8. Critiques of somaesthetics include the linking of the discipline to normative approaches to the body. Somaesthetics places a value on the physical cultivation of the body and this is reminiscent of doctrines that treat the body as an object to be molded into a form that conforms to the social ideal.

9. Shusterman’s response to this critique rests on the distinction he makes between representational and experiential foregrounding of the body. Thus, he argues that cultivating the body as it is experienced (rather than as it is represented) does not relate to social norms, but rather to the improvement of individual perception and action.

10. Shusterman advocates that there is a role for somaesthetics in education since it enables us to ‘feel better’ in both senses of the phrase. Cultivating bodily practices heightens our sensations and perceptions of the world around us; they also encourage us to be more in control and more caring of the self.

The combination of theoretical and practical approaches to the body certainly makes the discipline of somaesthetics an interesting prospect, but I am left with questions about the possibility and worth of trying to merge these perspectives. Shusterman’s framework makes such a sharp and convincing distinction between analytic, pragmatic and practical somaesthetics, that it isn’t clear how it draws these together at all. How are Foucault’s theories of the body related to the theory or practice of yoga? How can somaesthetics help us to access this relationship? Is this a relationship that should exist given how different the objectives related to each project are? Certainly, I believe that theorists of the body can learn much from bodily practices and practitioners who work with the body, but what is the benefit of binding them together in a single discipline?

Shusterman, R. (2008) Body consciousness: A philosophy of mindfulness and somaesthetics. Cambridge: Cambridge University Press.

Shusterman, R. (2006) Thinking through the body, educating for the humanities: A plea for somaesthetics. The journal of aesthetic education, 40(1), 1-21.

Victoria Grace Walden

Embodiment, digital technology and site visits

New twentieth century technologies of representation and narration… have increasingly collapsed the temporal distance between present, past, and future that structured our previously conceived notion of the temporal dimensions of what we call history (as the latter is differentiated from experience). That is, event and its representation, immediacy and its mediation, have moved increasingly towards simultaneity.

(Sobchack, 1996:4-5)

Having had the pleasure of being involved in one of the Holocaust Education Trust’s recent Lessons from Auschwitz projects, this quote made me think about how the project’s young participants engage with memory and history during their visit to the Nazi concentration-death camp.

The project involves 16-18 year old students from the UK attending an orientation seminar in London, a day trip to Oświęcim and Auschwitz-Birkenau, followed by a second reflective seminar in London. The students then return to their school and translate their experience into some form of educational or commemorative outcome.

As part of the orientation seminar, students are encouraged to discuss a quote from Janina Struk’s Photographing the Holocaust (2003). Struck suggests that “a camera puts a distance between the person taking the photographs and an otherwise distressing experience.”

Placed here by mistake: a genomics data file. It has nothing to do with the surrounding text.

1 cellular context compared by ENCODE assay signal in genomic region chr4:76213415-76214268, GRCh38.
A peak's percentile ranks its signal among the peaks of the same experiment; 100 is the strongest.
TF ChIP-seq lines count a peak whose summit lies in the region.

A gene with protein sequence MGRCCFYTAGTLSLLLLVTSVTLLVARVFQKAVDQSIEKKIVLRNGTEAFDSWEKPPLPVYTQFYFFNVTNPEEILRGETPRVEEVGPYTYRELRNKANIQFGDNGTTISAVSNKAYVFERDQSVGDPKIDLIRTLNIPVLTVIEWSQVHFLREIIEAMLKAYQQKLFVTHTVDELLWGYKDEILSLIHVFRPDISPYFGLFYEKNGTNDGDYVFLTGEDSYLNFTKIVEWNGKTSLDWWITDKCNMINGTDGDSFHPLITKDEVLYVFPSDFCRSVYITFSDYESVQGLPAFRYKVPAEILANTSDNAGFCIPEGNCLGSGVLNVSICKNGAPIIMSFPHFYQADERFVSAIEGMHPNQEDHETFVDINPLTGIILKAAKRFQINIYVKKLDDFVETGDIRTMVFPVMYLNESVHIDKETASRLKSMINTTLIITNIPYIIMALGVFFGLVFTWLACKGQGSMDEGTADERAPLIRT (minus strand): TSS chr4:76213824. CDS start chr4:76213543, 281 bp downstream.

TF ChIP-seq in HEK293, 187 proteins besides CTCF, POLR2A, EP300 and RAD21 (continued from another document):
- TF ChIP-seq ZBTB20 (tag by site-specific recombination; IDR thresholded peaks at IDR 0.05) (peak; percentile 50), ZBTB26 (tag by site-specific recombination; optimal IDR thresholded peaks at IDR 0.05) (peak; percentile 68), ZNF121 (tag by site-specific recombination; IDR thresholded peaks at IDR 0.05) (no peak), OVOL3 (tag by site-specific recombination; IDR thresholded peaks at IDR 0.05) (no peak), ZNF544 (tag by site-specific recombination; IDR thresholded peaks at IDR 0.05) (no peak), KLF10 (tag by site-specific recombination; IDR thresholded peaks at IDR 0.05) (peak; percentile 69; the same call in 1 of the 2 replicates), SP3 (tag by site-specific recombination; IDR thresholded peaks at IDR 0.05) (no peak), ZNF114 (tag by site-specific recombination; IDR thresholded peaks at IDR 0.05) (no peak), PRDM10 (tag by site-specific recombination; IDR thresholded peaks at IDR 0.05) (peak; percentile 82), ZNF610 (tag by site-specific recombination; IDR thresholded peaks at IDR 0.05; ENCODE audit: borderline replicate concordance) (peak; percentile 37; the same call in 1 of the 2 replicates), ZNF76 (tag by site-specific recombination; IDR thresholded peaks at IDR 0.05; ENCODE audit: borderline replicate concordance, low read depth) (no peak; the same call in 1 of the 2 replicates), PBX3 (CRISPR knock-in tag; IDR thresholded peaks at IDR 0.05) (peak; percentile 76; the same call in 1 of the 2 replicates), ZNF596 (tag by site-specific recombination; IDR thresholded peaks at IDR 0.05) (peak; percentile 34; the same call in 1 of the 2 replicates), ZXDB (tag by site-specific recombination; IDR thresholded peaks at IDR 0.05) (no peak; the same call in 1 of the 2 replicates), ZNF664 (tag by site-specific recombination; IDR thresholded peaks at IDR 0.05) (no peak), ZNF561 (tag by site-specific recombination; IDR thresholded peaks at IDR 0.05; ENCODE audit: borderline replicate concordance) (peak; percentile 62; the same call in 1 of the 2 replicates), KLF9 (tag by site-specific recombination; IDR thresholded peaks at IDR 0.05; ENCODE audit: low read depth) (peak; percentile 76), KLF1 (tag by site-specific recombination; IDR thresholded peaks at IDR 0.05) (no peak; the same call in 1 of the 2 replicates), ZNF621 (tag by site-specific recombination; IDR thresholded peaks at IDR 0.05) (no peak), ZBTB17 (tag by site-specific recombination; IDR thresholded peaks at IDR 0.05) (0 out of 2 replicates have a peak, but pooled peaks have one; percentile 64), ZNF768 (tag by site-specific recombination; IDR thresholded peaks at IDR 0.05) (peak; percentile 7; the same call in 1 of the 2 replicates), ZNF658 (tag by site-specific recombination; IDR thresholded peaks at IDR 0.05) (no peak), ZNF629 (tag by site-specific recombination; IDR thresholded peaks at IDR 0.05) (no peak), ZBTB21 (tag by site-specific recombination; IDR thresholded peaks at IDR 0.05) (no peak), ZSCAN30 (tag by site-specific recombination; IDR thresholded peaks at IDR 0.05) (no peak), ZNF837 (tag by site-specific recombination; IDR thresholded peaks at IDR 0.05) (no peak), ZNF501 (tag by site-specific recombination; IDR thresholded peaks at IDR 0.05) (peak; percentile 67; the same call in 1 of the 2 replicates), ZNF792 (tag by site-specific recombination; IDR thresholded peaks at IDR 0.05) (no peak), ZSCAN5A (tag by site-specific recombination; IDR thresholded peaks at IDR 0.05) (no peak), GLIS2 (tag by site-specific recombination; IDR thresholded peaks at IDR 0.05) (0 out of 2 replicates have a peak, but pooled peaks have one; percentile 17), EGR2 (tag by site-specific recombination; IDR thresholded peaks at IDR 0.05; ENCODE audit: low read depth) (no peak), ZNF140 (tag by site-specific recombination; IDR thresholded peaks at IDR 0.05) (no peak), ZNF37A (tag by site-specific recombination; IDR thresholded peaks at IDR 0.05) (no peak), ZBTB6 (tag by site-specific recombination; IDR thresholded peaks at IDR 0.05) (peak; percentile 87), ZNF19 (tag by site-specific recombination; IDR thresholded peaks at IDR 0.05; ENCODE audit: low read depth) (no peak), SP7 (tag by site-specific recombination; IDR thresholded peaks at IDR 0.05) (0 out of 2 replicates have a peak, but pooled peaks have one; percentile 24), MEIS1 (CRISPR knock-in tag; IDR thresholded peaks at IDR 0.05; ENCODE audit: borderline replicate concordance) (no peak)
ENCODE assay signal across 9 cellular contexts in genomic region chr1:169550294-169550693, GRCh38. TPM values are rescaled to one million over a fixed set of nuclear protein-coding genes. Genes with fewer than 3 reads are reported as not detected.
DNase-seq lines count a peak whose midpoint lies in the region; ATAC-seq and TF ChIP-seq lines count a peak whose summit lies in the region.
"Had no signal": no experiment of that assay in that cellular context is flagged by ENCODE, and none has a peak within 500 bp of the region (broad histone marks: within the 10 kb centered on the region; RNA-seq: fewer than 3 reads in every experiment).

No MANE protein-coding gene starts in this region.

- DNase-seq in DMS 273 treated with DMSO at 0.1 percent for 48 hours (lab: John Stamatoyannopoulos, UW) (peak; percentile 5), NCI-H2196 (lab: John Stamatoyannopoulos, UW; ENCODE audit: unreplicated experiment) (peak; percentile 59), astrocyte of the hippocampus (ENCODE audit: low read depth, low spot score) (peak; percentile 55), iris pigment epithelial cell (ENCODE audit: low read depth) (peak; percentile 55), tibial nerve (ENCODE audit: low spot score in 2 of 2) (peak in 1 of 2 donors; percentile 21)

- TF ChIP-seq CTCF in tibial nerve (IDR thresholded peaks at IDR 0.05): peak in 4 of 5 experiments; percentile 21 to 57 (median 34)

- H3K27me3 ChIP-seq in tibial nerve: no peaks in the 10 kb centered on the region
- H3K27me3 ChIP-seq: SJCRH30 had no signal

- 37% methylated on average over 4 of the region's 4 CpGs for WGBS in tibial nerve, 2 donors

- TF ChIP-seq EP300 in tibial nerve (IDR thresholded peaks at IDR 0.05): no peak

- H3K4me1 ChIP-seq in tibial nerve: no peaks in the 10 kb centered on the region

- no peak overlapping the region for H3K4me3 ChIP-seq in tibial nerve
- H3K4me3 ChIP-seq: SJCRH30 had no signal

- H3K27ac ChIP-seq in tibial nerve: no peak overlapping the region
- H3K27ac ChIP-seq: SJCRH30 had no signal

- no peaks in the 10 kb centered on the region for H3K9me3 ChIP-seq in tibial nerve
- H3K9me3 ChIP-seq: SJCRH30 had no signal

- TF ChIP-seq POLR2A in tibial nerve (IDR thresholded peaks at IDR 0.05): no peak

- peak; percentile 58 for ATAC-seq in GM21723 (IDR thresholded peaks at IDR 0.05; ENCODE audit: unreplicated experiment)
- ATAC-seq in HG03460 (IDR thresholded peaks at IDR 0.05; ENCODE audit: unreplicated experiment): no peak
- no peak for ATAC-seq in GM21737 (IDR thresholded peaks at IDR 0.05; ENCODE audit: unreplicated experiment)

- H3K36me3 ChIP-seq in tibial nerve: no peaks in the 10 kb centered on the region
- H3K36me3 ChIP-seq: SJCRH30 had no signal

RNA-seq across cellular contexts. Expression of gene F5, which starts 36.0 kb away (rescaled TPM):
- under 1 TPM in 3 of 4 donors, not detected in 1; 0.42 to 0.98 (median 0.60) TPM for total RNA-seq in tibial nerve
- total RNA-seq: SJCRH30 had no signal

In On Photography, Susan Sontag states, “Most tourists feel compelled to put the camera between themselves and whatever is remarkable that they encounter. Unsure of other responses, they take a picture” (quotes take from the Holocaust Education Trust handout).

Both of these stances are critical of taking photographs and suggest they diminish our experience of place, offering instead a safe barrier between us and the traumatic aura of the site we encounter. Previously I have agreed with this position. When I first started taking photographs of atrocity sites for my research, I felt awkward -as if I was intruding on someone else’s history; as if I was being disrespectful.

However, the students I spoke to were rather vehement about the importance of taking photographs. One said “it proves you were there”, another “they are memories”. Does taking photographs or video footage augment or diminish our embodied experience?

Auschwitz gates

To return to the Sobchack quote, modern technology has the capability to collapse the temporal dimensions of history. It can diminish the sense of a narrative where the past is behind us, the present is what is being experienced and the future something yet to come. The individual frames of photograph or film can bring to our attention the significance of the experienced event and raise questions about the notion of history as ‘story’. Each click of the camera or press of the record button signifies an embodied moment or event detached from a wider narrative – a moment of action dictated by the body and one where choices are made by the photographer. What is it from this moment that they wish to capture? What, in the perceptual horizon in front of them, is their intentionality drawn to? What are they specifically conscious of at this moment? How does their choice of framing and positioning emphasise their corporeal experience of the site? Sobchack reminds us that consciousness is always consciousness of something and the camera can often be a tool that augments our experience of a place by allowing us to capture the specific objects of our intentionality at any given moment and return to it repeatedly. Sometimes, upon re-viewing the image we can see shapes or objects we didn’t notice with the naked eye.